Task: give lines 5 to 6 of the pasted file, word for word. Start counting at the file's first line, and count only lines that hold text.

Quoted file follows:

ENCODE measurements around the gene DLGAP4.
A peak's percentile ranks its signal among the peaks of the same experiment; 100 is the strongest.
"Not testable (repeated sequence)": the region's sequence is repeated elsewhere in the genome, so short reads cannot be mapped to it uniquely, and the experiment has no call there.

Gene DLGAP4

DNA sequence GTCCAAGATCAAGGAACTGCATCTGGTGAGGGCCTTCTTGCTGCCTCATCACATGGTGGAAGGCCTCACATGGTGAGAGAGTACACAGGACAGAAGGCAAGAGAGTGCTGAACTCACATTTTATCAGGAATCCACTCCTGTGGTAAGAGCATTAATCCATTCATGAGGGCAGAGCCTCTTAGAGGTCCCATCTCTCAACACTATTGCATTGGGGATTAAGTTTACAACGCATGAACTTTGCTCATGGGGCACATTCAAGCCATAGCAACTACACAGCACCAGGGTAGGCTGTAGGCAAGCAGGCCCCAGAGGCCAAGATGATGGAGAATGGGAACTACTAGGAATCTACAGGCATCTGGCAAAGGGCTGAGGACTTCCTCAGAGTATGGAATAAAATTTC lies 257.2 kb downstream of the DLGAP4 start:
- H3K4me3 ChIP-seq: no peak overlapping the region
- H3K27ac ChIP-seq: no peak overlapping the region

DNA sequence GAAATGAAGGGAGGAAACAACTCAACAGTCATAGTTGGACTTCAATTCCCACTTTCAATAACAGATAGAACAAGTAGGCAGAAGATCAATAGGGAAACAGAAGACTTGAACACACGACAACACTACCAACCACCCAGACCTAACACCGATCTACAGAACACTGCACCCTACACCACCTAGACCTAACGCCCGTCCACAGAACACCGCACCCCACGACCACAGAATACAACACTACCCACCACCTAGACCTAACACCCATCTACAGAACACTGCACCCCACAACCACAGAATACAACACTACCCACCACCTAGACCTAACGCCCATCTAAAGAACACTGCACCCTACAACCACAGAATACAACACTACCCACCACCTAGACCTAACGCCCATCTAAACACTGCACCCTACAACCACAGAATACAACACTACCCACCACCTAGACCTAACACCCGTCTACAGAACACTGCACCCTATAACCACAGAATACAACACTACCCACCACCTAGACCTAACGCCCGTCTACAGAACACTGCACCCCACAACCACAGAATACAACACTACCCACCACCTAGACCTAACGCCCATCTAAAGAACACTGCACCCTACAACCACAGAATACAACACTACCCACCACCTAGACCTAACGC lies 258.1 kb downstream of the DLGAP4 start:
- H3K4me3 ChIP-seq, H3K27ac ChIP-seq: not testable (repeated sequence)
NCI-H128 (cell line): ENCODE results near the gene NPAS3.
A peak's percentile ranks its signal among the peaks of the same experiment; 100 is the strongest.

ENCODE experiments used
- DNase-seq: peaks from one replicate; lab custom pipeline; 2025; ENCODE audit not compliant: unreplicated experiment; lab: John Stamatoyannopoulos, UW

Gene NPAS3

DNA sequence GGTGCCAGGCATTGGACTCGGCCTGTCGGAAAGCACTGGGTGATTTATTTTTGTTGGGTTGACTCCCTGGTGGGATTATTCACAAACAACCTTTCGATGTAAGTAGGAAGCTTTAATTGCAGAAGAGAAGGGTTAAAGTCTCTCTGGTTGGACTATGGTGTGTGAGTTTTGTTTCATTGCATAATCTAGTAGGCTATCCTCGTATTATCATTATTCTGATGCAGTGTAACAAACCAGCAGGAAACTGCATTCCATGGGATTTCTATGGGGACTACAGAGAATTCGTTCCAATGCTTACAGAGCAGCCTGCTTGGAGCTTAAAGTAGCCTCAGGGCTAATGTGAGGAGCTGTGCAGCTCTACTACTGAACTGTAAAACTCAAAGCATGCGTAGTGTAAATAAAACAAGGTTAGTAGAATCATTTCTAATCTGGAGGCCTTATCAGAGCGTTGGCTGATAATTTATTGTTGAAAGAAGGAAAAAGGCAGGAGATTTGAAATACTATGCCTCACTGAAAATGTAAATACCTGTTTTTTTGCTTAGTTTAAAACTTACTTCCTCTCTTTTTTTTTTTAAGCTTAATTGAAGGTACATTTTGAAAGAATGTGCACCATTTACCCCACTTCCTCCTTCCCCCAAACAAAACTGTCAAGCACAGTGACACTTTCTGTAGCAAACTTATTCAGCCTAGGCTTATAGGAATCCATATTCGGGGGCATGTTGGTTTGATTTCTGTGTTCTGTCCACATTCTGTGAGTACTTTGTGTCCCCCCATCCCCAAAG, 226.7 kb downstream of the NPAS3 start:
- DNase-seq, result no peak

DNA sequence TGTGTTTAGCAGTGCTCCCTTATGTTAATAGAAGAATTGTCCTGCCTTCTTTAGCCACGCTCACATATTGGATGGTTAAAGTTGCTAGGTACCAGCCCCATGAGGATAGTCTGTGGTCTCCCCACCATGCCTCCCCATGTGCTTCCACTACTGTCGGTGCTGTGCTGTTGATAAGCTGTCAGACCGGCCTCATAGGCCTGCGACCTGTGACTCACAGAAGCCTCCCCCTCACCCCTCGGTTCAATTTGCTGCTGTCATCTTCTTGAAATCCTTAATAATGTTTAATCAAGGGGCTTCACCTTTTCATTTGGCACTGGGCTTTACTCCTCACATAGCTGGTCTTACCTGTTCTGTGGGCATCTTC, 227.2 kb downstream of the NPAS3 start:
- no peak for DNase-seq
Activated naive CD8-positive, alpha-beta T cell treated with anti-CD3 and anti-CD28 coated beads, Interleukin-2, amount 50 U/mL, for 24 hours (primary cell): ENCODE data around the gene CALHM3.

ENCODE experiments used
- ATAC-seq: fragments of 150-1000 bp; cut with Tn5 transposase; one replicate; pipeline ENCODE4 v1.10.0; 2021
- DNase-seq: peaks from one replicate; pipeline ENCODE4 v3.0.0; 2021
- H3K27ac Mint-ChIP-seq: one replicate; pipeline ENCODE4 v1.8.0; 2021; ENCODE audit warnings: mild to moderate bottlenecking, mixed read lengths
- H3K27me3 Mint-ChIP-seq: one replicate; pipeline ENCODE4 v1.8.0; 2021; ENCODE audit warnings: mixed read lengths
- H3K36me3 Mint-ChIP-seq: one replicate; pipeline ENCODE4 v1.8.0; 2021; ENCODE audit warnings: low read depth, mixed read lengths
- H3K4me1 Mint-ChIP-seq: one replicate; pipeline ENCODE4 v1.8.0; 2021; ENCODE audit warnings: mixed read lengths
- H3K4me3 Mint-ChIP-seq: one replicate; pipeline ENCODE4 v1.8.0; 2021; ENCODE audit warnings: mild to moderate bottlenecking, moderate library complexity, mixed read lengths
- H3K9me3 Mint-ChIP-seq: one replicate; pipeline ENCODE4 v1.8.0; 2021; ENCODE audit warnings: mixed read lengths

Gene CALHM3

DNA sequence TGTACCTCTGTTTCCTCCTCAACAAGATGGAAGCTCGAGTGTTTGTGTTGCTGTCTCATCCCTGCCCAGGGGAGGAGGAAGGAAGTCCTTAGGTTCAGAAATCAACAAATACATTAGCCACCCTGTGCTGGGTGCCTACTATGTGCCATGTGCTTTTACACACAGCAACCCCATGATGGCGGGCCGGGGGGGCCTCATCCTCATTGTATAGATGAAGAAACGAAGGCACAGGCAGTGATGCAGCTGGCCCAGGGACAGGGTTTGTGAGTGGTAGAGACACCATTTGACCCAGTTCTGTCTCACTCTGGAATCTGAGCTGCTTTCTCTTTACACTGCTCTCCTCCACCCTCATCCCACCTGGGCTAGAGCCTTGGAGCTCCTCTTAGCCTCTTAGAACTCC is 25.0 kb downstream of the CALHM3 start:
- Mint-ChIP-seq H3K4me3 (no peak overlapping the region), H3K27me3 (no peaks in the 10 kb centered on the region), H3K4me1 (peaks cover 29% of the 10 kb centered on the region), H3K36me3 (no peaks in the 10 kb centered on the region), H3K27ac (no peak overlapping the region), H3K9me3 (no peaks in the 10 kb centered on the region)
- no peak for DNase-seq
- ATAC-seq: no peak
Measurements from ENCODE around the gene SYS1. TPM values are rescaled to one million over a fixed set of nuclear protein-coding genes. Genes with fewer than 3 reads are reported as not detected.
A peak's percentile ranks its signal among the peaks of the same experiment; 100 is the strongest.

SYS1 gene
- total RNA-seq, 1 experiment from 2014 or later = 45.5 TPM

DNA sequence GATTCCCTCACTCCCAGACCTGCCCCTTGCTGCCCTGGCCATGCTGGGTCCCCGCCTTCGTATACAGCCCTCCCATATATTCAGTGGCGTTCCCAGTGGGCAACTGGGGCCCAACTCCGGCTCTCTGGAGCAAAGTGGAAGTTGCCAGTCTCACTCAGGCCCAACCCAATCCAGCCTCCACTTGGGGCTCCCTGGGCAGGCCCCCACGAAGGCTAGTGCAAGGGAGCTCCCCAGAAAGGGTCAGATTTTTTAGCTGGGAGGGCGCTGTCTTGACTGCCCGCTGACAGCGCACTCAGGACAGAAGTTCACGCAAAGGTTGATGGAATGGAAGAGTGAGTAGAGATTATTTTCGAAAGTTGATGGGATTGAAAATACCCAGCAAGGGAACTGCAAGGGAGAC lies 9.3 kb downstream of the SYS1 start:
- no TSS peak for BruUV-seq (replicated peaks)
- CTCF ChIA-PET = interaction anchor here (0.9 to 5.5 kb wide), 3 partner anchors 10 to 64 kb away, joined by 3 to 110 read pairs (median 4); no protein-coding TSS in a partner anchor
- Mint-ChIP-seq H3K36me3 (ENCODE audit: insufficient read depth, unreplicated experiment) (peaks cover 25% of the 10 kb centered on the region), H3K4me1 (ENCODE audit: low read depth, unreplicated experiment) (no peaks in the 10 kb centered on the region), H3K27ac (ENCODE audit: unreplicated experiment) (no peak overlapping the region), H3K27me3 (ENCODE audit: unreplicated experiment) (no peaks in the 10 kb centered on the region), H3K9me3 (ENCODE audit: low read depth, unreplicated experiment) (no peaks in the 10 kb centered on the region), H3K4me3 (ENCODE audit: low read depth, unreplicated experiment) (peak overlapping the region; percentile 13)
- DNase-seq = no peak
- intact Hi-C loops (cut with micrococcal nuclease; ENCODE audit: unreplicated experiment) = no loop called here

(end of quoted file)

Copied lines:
DNA sequence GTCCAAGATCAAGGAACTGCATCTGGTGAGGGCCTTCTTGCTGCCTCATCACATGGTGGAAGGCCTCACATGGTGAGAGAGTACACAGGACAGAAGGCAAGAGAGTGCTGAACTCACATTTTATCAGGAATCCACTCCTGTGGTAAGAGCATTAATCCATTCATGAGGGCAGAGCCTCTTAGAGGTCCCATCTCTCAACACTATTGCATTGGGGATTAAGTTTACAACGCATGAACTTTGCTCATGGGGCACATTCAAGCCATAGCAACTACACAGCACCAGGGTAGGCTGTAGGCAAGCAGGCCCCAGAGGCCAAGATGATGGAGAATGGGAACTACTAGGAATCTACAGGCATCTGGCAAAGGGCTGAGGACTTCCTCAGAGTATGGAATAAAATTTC lies 257.2 kb downstream of the DLGAP4 start:
- H3K4me3 ChIP-seq: no peak overlapping the region